The Planning Inspectorate (PINS) has issued an apology for a scathing decision letter that slammed a council's appeal cost application as 'pathetic' and 'frivolous'.
Planning inspector Pete Drew issued the letter following Bath and North East Somerset Council's application for a full award of costs against a householder who unsuccessfully tried to appeal against an enforcement notice.
Cost awards are orders, determined by inspectors, that require the losing party to pay the winner the full or partial costs incurred during the appeal process.
The order is made, according to the Planning Practice Guidance, "where a party has behaved unreasonably".
In February, Drew dismissed an appeal by Kate Chubb, of St Catherine, near Bath, against an enforcement notice issued by the council.
Chubb was told by the authority to remove a two metre high wooden fence because it did not have planning permission.
In rejecting the council's cost application, Drew said: "In 15 years as a planning inspector, this is the most pathetic application for costs I have ever had the misfortune to have to adjudicate on."
The letter went on to say that the authority "has not offered any reason why the mere act of submitting this appeal might be said to constitute unreasonable behaviour", adding: "It would be quite extraordinary for me to make an award of costs against an appellant merely because they had exercised their right of appeal against such a notice."
Drew went on to say that he "seriously considered" making an award of costs against the council instead for "unreasonable behaviour". He concluded: "Put bluntly, this application for costs is so frivolous as to be a complete waste of public resources."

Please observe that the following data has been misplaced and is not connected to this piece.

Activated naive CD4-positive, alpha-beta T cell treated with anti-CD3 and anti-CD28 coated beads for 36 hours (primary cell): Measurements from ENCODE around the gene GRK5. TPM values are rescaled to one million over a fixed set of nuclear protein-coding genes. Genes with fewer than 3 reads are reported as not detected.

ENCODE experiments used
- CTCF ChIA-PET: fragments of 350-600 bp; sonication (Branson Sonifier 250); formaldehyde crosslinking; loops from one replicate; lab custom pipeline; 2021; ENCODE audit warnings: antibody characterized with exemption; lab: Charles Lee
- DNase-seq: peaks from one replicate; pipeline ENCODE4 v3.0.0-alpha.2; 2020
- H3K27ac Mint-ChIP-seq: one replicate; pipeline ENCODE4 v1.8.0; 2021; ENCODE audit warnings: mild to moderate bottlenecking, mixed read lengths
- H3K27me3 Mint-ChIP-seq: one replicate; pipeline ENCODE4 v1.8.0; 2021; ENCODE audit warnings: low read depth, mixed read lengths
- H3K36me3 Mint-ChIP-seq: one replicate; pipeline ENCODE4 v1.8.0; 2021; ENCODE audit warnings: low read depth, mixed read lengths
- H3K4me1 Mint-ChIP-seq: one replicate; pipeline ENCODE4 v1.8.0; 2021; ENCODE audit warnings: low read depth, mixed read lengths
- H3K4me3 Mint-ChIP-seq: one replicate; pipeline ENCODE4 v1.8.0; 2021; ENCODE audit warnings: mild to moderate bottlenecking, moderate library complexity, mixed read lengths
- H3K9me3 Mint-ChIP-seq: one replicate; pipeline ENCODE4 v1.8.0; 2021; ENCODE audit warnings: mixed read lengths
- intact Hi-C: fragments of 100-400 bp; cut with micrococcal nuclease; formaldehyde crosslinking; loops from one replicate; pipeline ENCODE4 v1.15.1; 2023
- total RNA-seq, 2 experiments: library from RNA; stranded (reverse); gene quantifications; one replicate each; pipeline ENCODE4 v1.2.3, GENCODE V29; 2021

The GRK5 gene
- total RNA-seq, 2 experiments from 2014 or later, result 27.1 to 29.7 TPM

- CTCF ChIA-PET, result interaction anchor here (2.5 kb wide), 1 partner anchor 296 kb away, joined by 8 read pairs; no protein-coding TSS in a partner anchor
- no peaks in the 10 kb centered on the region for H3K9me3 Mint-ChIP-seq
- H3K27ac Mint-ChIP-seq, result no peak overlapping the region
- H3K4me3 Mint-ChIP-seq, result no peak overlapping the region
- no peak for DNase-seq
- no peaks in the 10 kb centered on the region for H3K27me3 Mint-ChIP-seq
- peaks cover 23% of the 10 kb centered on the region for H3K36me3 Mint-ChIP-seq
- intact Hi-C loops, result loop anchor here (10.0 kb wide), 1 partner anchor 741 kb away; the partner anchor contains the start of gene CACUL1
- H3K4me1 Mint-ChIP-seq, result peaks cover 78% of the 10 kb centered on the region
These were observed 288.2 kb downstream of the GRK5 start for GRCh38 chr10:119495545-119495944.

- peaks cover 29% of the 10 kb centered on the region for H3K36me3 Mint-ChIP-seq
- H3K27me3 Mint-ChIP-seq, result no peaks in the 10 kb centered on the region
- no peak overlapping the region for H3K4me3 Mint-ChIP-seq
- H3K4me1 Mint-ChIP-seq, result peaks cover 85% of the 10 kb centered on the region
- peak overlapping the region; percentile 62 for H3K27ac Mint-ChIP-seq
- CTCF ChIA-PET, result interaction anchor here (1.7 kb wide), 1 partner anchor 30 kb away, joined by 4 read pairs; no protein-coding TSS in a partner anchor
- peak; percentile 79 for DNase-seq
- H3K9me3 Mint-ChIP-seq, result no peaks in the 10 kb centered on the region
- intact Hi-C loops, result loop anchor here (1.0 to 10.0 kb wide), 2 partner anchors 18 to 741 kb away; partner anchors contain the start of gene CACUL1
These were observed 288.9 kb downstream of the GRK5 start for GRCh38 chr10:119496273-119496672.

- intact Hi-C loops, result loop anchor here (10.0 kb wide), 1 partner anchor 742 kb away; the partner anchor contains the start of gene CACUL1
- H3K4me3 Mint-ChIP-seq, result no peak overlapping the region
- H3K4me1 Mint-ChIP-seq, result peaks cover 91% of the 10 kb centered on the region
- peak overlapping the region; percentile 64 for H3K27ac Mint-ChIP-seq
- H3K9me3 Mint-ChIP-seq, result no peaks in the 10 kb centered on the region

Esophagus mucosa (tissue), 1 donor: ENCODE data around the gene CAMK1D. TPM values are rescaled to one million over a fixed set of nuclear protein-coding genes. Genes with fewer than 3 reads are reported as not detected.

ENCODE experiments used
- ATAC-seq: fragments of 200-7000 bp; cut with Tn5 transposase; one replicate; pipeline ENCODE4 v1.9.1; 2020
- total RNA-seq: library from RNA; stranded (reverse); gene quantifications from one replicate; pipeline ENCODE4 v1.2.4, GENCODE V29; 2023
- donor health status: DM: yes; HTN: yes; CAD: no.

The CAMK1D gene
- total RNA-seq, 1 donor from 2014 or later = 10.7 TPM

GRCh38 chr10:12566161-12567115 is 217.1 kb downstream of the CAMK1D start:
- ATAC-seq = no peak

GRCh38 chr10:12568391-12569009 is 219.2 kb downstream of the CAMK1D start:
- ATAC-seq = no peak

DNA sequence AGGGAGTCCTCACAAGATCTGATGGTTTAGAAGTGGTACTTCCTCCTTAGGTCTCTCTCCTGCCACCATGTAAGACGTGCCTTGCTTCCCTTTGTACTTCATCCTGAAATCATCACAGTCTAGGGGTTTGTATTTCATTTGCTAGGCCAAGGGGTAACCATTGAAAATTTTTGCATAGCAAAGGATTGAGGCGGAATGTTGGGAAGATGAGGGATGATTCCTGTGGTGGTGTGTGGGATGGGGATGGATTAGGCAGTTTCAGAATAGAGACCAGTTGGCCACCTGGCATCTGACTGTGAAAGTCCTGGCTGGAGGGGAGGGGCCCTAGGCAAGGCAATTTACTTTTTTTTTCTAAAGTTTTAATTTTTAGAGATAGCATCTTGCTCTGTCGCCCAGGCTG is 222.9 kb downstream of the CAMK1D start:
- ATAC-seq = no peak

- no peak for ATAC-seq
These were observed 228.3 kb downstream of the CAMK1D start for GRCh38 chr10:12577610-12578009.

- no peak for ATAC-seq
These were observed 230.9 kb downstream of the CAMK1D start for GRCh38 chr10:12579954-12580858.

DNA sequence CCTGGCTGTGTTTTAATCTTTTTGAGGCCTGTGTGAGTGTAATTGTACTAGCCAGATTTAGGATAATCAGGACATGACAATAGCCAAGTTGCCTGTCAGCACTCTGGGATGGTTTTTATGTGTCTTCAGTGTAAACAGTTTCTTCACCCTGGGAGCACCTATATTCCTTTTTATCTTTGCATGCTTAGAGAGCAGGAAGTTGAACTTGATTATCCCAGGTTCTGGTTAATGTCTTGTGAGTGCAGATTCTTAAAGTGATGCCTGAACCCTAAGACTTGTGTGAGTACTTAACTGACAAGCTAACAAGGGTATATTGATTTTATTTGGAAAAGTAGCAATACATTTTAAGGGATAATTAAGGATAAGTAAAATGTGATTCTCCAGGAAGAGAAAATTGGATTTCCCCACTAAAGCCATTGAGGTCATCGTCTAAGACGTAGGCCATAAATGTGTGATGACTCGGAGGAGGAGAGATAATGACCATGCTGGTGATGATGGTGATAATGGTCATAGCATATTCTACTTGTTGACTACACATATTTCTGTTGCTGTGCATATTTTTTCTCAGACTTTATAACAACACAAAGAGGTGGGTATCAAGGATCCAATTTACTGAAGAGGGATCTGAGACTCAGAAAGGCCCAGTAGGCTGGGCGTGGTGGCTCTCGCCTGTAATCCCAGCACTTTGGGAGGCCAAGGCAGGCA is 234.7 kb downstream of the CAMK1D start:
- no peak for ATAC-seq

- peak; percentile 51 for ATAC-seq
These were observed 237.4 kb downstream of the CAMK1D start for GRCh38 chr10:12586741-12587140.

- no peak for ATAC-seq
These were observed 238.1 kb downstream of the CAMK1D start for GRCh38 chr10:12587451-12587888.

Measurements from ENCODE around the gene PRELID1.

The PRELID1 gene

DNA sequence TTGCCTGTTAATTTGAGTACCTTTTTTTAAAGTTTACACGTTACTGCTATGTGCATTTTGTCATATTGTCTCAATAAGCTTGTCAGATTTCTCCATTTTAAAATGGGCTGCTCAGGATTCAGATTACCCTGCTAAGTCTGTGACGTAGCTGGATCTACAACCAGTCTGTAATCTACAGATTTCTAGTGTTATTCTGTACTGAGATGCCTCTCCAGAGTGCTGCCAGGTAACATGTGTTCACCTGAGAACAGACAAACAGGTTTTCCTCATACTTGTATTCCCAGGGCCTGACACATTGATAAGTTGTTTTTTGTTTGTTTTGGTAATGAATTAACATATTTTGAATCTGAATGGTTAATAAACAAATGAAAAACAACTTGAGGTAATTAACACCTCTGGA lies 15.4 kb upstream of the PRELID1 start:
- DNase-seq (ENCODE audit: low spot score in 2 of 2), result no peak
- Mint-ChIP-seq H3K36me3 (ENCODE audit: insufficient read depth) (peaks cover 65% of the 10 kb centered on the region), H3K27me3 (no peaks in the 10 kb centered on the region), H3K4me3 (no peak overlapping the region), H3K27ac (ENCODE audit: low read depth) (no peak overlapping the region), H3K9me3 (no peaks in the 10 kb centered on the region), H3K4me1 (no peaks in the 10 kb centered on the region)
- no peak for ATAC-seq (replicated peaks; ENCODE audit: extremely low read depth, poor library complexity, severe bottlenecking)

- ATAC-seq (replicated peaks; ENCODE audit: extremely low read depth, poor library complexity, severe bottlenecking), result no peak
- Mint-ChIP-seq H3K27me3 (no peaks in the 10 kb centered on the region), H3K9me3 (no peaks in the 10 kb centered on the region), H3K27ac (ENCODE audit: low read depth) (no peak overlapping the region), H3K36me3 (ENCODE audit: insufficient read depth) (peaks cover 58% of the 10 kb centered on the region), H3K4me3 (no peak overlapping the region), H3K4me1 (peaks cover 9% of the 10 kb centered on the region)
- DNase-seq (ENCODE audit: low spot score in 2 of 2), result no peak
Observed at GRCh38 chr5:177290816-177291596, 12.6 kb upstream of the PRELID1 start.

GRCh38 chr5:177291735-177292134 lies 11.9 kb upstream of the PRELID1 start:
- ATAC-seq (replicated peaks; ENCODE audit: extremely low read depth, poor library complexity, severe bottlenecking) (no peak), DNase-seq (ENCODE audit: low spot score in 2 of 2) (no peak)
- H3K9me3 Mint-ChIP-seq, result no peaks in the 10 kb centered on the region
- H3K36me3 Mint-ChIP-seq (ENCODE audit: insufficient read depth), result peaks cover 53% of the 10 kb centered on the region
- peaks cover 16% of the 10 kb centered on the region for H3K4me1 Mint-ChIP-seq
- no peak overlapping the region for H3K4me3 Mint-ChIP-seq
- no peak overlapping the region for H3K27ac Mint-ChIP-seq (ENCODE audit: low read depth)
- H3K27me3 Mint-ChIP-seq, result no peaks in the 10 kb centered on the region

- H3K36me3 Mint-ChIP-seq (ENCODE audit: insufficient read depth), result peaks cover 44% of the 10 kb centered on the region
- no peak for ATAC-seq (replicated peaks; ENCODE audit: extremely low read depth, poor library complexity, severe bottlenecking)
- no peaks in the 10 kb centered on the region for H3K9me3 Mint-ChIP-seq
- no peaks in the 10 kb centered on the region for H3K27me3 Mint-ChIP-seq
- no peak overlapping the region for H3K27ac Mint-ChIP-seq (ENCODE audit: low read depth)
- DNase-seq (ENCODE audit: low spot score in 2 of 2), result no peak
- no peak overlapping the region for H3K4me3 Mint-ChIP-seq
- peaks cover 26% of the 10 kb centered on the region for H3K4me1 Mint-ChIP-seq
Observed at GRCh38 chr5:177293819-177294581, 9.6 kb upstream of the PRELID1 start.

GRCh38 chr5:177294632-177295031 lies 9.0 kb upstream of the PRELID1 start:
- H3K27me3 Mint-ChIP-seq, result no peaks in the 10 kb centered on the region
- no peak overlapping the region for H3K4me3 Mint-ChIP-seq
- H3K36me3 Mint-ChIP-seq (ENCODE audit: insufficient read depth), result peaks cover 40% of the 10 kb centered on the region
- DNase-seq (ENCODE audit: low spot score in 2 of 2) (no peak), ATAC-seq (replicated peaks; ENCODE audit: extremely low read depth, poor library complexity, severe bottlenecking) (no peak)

The council objected to Drew's language and raised a formal complaint that was upheld by PINS, which earlier this month sent the council a letter expressing "sincere apologies".
The letter, from the customer quality team, states: "Inspectors are encouraged not to use what may be considered to be emotive language when writing their decision letters. They are required to exercise care to ensure the use of tact and objective language, avoiding criticism of the parties, whether overt or implied."
It goes on to say that the inspector's "overall reasoning and conclusions are accepted", but "regrettably, the phrasing used is both unnecessary and unprofessional".
The letter adds: "This costs decision falls short of the standards to which we aspire in this particular aspect. I can assure you that we take such matters seriously and are keen to learn from our mistakes."
The findings were "bought to the attention of both the inspector and his professional manager", it said.
The council was approached for a comment, but had not responded by the time of publication.
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